FOR RELEASE Monday, July 12, 2004
D-Cubed announces the latest release of its Collision Detection Manager (CDM), the leading interactive collision detection and clearance computation component for accurate models in assembly environments. The new enhancements include:
Identification of touching entities
The CDM has only previously detected those collisions where the colliding bodies share a common volume. This is not the case when entities are touching: such cases have previously been ignored. In this release the CDM has been extended to enable applications to detect any entities that are touching, as well as those that interpenetrate.
Faster computation of touching solutions between moving parts
When the CDM is used for interactive collision detection between moving parts, collision checks are systematically performed as the parts are moved through a series of small but discrete steps. When moving parts collide, they will generally have moved from a non-colliding state to an interpenetrating state in a single step. Applications can then request the CDM to determine the exact positions at which the two parts would touch.
The new release implements more sophisticated algorithms to speed up this calculation. The original function used a bisection algorithm that often required many steps to converge on the touching solution. The new algorithm is much more efficient, requiring very few steps without any compromise on reliability. Amongst other applications, the computation of touching solutions between colliding parts is useful for the presentation of possible face mating conditions to the end-user.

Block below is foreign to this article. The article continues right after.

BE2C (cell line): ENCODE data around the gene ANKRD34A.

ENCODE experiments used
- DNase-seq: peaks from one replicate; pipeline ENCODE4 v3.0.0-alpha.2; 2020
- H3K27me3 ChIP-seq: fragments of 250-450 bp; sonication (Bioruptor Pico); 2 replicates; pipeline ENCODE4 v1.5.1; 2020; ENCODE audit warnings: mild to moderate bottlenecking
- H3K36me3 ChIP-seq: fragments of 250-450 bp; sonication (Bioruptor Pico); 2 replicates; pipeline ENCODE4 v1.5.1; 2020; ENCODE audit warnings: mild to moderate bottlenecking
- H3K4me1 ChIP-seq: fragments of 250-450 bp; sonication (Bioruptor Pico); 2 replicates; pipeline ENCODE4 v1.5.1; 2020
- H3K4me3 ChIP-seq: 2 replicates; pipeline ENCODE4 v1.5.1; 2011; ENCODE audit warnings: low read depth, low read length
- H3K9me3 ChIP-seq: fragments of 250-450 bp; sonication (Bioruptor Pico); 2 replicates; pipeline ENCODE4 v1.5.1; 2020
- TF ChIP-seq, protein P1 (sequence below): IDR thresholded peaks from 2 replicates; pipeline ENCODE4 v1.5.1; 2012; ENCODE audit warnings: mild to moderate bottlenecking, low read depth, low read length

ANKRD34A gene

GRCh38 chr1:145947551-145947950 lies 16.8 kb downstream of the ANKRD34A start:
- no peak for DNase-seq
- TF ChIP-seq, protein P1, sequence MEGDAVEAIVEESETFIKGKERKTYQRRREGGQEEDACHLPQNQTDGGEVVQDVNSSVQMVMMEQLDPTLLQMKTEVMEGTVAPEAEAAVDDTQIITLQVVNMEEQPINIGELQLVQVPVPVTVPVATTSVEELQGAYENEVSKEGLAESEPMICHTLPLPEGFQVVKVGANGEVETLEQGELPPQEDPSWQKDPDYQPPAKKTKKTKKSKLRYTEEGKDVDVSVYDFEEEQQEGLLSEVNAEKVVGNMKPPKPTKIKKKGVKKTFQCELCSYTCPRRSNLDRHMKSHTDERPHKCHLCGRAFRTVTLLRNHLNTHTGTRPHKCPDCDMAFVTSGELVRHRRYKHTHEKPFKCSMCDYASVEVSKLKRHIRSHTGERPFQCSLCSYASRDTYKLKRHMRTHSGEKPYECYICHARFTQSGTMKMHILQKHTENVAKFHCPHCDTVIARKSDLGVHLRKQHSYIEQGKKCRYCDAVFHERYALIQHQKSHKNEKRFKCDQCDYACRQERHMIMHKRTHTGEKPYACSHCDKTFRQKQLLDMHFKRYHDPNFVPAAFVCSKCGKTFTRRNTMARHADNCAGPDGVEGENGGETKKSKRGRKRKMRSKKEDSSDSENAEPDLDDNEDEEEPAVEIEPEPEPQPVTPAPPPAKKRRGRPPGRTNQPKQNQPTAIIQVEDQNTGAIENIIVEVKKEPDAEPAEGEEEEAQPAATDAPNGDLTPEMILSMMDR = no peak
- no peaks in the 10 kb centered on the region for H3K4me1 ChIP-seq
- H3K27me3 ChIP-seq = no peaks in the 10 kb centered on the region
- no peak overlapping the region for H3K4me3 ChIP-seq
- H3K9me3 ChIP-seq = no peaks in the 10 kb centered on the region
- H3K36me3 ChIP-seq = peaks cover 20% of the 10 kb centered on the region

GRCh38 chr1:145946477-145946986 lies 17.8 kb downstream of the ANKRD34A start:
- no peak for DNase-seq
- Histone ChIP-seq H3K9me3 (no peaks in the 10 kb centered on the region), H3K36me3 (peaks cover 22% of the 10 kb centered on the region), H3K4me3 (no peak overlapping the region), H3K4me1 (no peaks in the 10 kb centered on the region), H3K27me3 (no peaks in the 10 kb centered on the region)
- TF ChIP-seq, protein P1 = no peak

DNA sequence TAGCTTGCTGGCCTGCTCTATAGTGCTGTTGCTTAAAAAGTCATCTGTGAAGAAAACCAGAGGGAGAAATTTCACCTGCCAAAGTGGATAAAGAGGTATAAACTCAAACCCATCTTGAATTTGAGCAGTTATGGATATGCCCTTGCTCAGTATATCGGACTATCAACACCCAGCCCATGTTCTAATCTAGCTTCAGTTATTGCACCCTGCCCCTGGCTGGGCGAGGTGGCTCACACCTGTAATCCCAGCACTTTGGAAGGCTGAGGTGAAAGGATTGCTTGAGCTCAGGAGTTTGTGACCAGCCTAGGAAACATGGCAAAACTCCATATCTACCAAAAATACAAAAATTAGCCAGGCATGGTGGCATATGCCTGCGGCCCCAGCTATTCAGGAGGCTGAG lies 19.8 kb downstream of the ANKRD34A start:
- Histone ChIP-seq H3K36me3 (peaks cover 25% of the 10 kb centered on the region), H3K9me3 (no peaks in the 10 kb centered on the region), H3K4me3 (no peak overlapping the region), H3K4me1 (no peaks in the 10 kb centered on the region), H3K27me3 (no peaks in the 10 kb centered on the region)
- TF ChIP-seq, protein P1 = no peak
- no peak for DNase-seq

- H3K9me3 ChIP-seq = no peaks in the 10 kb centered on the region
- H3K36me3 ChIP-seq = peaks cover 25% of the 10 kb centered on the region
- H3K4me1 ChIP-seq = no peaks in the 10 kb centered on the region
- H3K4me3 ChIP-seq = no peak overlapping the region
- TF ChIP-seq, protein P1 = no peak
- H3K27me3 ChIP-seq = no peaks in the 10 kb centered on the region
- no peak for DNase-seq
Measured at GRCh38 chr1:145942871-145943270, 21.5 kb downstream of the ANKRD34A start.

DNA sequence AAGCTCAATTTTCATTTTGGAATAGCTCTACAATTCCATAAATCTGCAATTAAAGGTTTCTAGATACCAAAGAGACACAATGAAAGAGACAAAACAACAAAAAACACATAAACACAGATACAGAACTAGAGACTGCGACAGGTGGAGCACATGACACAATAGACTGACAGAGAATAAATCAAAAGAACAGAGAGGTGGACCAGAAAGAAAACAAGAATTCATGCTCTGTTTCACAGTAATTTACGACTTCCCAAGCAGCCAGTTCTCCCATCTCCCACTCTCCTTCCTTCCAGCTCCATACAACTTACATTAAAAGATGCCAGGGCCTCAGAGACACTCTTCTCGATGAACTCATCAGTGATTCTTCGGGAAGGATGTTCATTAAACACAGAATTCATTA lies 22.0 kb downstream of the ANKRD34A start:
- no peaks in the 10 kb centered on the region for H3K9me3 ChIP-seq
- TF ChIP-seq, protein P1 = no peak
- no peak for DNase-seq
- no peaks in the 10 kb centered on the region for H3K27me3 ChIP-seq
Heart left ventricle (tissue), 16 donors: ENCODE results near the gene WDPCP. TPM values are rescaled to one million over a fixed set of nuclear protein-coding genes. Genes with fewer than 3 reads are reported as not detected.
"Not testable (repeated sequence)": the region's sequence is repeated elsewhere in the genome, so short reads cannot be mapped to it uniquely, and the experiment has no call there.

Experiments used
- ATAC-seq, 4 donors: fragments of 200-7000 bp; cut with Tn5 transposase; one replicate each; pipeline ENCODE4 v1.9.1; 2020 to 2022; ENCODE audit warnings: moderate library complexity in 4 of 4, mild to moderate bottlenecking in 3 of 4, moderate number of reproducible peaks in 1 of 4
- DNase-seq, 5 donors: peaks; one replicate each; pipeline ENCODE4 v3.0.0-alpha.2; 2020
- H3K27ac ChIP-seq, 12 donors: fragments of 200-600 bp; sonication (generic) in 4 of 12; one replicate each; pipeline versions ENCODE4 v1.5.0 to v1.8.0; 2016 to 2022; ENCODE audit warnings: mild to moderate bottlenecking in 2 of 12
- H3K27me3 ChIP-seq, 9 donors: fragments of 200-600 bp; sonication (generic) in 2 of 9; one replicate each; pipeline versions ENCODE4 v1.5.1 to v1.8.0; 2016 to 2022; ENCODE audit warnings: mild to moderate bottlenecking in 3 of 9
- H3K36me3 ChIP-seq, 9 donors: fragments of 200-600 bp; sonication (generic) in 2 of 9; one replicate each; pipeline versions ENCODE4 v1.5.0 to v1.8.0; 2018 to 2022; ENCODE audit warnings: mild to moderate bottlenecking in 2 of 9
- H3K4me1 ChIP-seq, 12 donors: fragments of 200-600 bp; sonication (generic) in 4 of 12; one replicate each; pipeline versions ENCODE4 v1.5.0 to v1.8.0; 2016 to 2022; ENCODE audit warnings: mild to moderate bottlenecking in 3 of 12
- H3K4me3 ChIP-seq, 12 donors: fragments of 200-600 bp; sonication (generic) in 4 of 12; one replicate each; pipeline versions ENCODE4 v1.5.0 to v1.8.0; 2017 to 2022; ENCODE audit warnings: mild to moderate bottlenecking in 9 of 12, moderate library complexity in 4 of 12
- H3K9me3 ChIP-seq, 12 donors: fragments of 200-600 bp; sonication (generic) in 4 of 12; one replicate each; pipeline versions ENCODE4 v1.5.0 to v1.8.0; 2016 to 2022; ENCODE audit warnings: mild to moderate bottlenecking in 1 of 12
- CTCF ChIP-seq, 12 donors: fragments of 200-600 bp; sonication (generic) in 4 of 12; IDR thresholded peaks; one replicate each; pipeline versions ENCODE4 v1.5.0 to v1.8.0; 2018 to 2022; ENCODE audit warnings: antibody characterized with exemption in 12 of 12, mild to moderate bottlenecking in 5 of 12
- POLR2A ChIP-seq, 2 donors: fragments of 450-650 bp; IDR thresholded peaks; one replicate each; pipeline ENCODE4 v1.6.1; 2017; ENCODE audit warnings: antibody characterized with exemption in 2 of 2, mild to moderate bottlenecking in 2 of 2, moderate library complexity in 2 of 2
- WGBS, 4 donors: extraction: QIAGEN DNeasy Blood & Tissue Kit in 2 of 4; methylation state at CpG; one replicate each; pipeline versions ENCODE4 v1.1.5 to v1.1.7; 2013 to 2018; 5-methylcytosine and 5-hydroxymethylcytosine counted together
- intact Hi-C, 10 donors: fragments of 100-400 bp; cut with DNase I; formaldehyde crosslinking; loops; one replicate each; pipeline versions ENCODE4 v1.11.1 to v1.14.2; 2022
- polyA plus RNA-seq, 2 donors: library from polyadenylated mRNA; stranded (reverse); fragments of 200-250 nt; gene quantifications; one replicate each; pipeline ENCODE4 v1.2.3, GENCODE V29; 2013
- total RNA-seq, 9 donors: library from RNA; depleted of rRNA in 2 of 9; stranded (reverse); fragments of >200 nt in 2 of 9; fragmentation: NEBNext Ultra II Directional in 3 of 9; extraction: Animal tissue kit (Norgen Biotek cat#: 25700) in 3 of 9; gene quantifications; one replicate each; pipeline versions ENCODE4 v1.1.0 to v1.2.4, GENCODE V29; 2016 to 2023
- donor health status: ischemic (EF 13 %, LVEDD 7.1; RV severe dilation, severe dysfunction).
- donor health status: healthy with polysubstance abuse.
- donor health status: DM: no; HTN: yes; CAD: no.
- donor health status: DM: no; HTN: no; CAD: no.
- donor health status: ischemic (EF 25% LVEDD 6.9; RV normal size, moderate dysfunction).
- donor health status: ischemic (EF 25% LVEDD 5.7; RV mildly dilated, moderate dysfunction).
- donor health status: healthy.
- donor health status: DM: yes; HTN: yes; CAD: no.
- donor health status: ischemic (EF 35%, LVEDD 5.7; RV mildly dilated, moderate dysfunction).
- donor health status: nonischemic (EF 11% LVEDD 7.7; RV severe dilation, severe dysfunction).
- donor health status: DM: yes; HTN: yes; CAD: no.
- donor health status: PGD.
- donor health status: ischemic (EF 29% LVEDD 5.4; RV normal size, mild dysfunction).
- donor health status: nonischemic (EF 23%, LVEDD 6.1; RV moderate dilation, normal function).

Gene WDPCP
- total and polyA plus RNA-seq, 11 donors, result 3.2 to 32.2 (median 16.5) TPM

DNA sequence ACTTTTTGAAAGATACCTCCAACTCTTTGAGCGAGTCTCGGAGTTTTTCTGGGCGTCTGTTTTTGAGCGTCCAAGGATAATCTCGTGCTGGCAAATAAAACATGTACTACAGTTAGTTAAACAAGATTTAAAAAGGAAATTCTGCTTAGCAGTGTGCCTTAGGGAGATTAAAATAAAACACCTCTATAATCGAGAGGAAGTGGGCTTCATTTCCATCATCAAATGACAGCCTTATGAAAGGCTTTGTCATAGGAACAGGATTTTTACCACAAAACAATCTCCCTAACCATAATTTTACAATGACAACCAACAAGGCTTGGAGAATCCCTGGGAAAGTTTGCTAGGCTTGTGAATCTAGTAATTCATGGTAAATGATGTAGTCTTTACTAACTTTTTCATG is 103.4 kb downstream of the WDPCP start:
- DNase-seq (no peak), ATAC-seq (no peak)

For each part in an assembly, applications can specify a box that completely encloses the part. The CDM uses such boxes to reduce the time taken to compute collisions. Generally, the more closely the box matches the part, the better the possible performance gain. In previous releases, only axis-aligned boxes were permitted. It is now possible to specify an axis-aligned box that has been transformed to enclose a part more precisely.
About the CDM
First released in 1999, the CDM has rapidly achieved broad market acceptance, particularly with mainstream mechanical CAD applications, including Inventor from Autodesk, Solid Edge from UGS and SolidWorks from SolidWorks Corporation.
The CDM’s success is due to a range of novel algorithms specifically designed to detect collisions and compute clearances on accurate solids in an interactive assembly environment, rather than being derived from the traditional - and unnecessarily intensive - Boolean approach. Commonly used in conjunction with D-Cubed’s 3D DCM assembly part positioning and kinematic solving component, the CDM allows designers to interact with their assembly models with a heightened sense of realism and solidity, eliminating design errors caused by interpenetrating parts.
D-Cubed is a part of the PLM Components division of UGS. We develop software components and provide technical consulting services to the CAD/CAM/CAE application development industry in all areas of geometric, solid and variational/parametric modeling. Most of the world’s leading CAD/CAM/CAE vendors have adopted one or more of D-Cubed’s widely respected component technologies for integration into their end-user applications.
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